Parshas Beshalach



“Moshe caused Israel to journey from the Sea of Reeds…
They went for a three-day period in the Wilderness, but they didn’t find water… The people complained…”
(Shmos 15:22-24)

Hashem just took the Jews out of Egypt with a multitude of miracles and split the Sea of Reeds (Red Sea). A mere few days after the greatest open miracles in the history of mankind, the Jews complained. How could that be?

After Hashem split the Red Sea, the Jews travelled in the desert. They were travelling for three days and couldn’t find water. Imagine how thirsty they must have felt. Finally, when they did find water it tasted very bitter. How very frustrating. At that point they complained against Moshe and Hashem. The conditions were harsh, but instead of asking Hashem, without anger, to fulfill their needs, they complained.

The Da’as Zekanim brings a fascinating Midrash which has a unique understanding of these pesukim: The Jews were travelling for three days and couldn’t find Torah (that is, they didn’t learn Torah). The “water” that the Jews were lacking was “Torah” which is compared to water. Therefore, they rebelled against Hashem. As a result of this, an enactment was made that we should read from the Torah on Mondays and Thursdays. This way we wouldn’t go for three days straight without learning Torah.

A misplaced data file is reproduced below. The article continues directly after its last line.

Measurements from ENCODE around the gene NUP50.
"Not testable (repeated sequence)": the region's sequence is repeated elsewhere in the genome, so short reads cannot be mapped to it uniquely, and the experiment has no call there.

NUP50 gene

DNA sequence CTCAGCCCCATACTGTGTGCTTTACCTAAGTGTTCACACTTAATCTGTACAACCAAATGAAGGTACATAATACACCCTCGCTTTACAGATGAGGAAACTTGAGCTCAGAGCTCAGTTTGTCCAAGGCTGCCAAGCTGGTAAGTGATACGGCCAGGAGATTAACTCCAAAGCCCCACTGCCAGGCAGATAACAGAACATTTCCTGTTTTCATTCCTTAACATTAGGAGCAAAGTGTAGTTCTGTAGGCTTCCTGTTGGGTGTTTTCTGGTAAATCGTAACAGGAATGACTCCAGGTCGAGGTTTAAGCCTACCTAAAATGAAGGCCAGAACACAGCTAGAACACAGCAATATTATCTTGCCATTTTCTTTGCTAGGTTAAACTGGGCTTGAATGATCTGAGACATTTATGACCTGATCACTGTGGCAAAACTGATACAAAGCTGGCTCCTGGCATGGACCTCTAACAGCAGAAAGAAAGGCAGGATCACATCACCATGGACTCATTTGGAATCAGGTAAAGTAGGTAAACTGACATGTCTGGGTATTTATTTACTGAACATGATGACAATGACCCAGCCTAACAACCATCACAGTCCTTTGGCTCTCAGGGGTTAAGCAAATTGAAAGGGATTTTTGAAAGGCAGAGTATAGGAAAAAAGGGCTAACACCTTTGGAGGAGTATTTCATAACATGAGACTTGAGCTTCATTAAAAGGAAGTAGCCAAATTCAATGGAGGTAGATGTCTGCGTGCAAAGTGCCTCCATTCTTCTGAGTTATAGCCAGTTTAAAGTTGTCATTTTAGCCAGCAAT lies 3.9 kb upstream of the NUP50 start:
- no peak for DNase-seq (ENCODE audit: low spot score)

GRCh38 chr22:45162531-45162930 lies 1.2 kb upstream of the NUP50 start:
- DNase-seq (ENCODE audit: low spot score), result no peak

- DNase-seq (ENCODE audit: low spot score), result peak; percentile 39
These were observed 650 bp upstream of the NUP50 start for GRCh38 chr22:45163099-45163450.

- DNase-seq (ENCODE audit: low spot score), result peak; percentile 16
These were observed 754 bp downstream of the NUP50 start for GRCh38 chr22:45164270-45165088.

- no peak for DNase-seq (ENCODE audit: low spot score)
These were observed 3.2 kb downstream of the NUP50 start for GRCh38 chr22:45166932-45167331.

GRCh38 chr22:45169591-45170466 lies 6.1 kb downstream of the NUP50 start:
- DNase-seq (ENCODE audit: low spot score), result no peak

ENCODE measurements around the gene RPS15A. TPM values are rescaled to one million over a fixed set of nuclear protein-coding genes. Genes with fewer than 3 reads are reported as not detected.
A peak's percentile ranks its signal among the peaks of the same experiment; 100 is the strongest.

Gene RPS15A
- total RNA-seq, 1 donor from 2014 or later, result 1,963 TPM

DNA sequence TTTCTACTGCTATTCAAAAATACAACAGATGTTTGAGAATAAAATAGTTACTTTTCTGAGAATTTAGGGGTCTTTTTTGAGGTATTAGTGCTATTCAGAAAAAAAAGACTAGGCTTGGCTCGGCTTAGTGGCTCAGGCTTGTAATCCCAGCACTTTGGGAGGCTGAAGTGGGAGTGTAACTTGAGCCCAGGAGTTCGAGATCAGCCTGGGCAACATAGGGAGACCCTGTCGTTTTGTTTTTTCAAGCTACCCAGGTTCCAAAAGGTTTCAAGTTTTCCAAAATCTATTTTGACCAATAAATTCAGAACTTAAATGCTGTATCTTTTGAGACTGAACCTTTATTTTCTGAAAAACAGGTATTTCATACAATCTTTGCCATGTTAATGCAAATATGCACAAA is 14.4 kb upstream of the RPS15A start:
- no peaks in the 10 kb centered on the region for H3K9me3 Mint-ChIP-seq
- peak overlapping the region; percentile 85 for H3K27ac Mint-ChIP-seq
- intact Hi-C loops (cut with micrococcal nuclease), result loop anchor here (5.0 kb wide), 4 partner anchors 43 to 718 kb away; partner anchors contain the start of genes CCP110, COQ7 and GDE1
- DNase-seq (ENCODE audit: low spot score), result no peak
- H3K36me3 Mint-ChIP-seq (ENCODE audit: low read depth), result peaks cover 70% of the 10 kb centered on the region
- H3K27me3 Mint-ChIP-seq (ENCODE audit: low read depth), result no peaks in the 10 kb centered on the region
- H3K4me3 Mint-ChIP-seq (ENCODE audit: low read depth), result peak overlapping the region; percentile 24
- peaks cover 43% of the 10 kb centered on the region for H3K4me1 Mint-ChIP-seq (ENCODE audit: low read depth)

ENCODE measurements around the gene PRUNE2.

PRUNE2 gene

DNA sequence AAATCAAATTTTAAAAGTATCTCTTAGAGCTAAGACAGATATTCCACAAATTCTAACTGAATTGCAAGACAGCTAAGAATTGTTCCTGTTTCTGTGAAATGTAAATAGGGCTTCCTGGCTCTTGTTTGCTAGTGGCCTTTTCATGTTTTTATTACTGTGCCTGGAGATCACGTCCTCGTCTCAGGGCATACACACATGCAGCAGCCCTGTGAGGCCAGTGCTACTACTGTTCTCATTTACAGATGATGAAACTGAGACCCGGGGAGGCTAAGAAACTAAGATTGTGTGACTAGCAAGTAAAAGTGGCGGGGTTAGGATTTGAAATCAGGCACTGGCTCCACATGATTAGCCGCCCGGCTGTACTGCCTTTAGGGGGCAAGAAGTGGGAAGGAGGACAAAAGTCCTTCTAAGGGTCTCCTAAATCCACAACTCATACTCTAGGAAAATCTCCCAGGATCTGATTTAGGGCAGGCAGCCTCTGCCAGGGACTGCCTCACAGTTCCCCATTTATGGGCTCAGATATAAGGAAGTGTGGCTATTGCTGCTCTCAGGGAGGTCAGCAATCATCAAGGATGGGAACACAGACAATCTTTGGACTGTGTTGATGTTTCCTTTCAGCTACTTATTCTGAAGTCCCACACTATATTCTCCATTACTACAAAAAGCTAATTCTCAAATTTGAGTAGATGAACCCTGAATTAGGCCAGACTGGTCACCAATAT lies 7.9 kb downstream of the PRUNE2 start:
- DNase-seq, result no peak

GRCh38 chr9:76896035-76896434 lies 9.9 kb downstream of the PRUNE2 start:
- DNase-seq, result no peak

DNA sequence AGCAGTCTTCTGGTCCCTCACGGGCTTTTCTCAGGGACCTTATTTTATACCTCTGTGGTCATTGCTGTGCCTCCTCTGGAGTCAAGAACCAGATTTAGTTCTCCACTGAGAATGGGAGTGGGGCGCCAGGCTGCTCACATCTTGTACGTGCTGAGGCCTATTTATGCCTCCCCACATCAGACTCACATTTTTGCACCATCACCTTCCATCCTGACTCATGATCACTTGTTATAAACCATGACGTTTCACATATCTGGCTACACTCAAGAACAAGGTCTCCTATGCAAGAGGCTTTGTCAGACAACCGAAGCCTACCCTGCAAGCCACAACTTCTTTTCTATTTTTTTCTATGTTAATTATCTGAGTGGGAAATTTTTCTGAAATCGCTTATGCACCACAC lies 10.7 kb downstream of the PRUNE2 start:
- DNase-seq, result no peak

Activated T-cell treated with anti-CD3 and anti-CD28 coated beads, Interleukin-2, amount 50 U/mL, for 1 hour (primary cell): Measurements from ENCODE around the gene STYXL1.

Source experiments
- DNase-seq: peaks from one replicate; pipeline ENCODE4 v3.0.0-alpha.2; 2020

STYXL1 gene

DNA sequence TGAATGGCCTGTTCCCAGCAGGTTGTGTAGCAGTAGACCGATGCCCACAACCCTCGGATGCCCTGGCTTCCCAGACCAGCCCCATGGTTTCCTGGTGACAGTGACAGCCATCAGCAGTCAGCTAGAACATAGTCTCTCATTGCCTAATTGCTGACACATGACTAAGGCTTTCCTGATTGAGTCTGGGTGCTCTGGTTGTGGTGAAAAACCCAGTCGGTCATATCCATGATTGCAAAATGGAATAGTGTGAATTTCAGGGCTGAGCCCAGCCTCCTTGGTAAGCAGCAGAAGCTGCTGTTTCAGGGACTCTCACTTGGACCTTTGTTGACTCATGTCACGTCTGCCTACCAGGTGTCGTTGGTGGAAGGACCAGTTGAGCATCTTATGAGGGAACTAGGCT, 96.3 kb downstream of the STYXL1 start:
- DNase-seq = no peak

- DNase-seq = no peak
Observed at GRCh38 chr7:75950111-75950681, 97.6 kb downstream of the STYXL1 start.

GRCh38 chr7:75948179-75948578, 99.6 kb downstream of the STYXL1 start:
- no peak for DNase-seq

The Jews had just witnessed numerous miracles, had seen the splitting of the Red Sea, and were on the lofty level of singing to Hashem. Yet, a mere three days without learning Torah led to their rebelling against Hashem.

The Sefer HaChinuch writes that the essence of the Jewish People is the Torah. The entire world and the Jews were created solely for the sake of fulfilling the Torah. We were redeemed from Egypt in order to accept the Torah at Mount Sinai and to fulfill it.

The greater our appreciation for Torah, the more we will study it.

When the Romans conquered the Land of Israel, they passed a law that the Jews couldn’t learn Torah. The great Rabbi Akiva ignored this Roman law, despite the terrible punishment for those who were caught. Rabbi Akiva said that a Jew cannot survive without learning Torah just as a fish cannot survive out of water. Of course, we all know the story of Hillel. One day he couldn’t afford the small fee to enter the Beis Medrash, the study hall, to learn Torah. He thirsted so much to study the words of Hashem’s Torah that he climbed onto the roof and spent the entire day listening to the Torah lecture, with his ear pressed against the skylight. This occurred during a cold winter day!

We are in a constant battle, every moment of our lives, with the Yetzer HaRa, the evil inclination, who constantly tries to get us to sin. Our only defense against the Yetzer Hara is learning Hashem’s Torah.

Learning Torah is our lifeline. It is also our only defense, enabling us to withstand all the tests that the Yetzer Hara sends us.